When Chief Inspector Terrence Morgan was called up to the Fargenstropple estate again, he assumed it was for another wild goose chase. He was wrong. This time stolen family jewels, an enigmatic debutante and radio-controlled ferrets make the case a real mystery.
Meet Chief Inspector Terrence Morgan:
Terrence was delighted to find that carpenters had already re-framed his door by the next morning. The panel of glass rested against the wall in the corridor, ready to be inserted. He tilted his head to admire the gold lettering.
He sighed heavily and trudged down the corridor to the Superintendent’s office.
The secretary there greeted him with a coquettish grin. “Why, hello, Inspector Morgan,” she said. “Have you seen your new door? The glazier dropped off the panel just before you arrived.”
“Yes, Lydia. Did you order that for me?” he asked brightly.
“Do you love it?”
“If I worked at the culinary institute, dear Lydia, it would be perfect!”
She looked puzzled and waved Terrence into the Superintendent’s inner office. “He’s just sleeping, Inspector. Go right in!”
Terrence stood in the doorway for a moment watching his superior defy gravity by the way he leaned back in his chair. The higher Terrence climbed in the police force, the more he wondered why he was not already Chief Superintendent—even on days when ferrets bit him and he fell off horses. He cleared his throat just quietly enough to make it sound natural.
The Superintendent bolted upright, and his chair spun 180 degrees to face the window. By the time he had swiveled himself aright, he had on his sternest gaze. “Morgan!”
“You should be…Oh…” He seemed to realize that he was not, in fact, angry about something. “Sorry about the glass for your door! Lydia, you know…”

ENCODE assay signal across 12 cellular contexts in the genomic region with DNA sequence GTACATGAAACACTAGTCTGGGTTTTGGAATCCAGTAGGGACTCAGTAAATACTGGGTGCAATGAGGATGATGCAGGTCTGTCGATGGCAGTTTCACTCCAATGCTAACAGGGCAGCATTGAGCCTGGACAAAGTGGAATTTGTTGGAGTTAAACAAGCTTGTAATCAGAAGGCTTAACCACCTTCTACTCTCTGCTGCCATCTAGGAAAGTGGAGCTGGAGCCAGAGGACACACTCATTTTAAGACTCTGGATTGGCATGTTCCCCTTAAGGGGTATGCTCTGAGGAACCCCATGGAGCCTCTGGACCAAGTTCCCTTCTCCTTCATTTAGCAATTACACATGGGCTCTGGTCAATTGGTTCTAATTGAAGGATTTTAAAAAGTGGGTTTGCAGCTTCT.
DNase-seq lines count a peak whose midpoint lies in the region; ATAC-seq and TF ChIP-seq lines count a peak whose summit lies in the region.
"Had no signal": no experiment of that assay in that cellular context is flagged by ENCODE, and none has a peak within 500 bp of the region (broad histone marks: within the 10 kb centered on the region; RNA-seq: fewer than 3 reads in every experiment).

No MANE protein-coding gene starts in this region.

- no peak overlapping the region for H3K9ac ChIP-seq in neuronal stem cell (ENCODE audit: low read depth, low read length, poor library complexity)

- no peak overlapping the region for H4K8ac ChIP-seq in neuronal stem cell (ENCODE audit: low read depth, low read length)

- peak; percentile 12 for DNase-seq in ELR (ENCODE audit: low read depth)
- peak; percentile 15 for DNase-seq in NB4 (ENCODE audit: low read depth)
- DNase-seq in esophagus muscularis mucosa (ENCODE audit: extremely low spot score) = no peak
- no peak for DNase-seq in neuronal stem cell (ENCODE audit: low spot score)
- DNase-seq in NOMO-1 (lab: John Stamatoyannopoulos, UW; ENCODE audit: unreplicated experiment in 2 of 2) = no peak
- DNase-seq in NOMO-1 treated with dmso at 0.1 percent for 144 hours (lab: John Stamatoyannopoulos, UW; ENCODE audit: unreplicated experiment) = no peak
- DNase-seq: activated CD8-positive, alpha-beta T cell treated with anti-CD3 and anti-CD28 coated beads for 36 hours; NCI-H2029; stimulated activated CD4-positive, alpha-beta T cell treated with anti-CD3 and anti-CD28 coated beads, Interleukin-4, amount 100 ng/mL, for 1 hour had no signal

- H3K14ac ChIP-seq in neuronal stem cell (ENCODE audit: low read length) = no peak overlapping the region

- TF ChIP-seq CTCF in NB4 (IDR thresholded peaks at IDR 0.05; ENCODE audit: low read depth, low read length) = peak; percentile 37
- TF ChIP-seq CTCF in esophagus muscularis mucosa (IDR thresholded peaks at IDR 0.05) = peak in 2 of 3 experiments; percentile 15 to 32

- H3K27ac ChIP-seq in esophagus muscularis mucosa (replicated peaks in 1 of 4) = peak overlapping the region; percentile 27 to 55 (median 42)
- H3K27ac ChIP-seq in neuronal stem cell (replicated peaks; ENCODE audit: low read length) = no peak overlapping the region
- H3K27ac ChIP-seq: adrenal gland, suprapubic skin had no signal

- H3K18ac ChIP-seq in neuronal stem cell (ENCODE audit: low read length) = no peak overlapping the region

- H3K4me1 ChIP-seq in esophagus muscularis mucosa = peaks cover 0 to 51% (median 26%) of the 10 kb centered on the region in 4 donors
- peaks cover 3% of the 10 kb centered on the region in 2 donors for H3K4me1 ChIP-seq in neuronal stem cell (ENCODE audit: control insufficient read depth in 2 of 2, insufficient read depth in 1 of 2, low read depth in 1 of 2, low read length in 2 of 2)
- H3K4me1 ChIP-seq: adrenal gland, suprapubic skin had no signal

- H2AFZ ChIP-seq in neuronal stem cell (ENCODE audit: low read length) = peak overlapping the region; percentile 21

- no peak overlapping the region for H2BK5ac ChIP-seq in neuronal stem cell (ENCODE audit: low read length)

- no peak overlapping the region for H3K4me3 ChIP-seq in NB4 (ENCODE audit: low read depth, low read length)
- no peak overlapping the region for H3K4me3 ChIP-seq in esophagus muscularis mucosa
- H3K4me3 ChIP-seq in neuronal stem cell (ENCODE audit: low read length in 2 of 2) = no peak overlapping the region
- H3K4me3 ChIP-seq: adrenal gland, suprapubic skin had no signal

“Will it be corrected, then, sir?”
“Is it absolutely necessary? This whole thing is getting rather costly, you know.”
Terrence held his breath and counted to twenty-three.
Meet Millicent Fargenstropple:
“What can we do for you today? Something brewing at Bloome Manor?”
Millicent simpered for a moment before drawing a deep breath and announcing her complaint. “It has to do with Lady Chatterly!”
“I’m sorry, who did you say?” asked Terrence, picking up a pen and clicking it open.
“Lady Chatterly,” she pouted. “She’s a cat.”
“Ah, well, my dear Mrs. Fargenstropple, I’ve heard women can be like that if they find some reason to be jealous,” he said smoothly. “Is she coveting your rose garden, then? Nothing like it in the county. I don’t believe I’ve heard of Lady Chatterly. Is she new in the area?”
“No, no, she’s a cat. A real cat.”
Terrence sighed and tried not to rub his temples too conspicuously. “A cat, Mrs. Fargenstropple? With fur? That kind of cat?”
“Yes, that kind of cat,” snapped Millicent. “Can you help me, Mr. Morgan?”
Terrence severely hoped this did not have anything to do with flowerbeds and feline toiletries. “Could you elaborate on the nature of your concern, please?” he asked.
“Lady Chatterly,” she explained seriously, “is the sort of cat that most people never notice. Not unless she becomes perturbed, but when she is upset, she releases a fearsome yowl and thunders about, knocking into walls.”
“I see,” said Terrence blandly.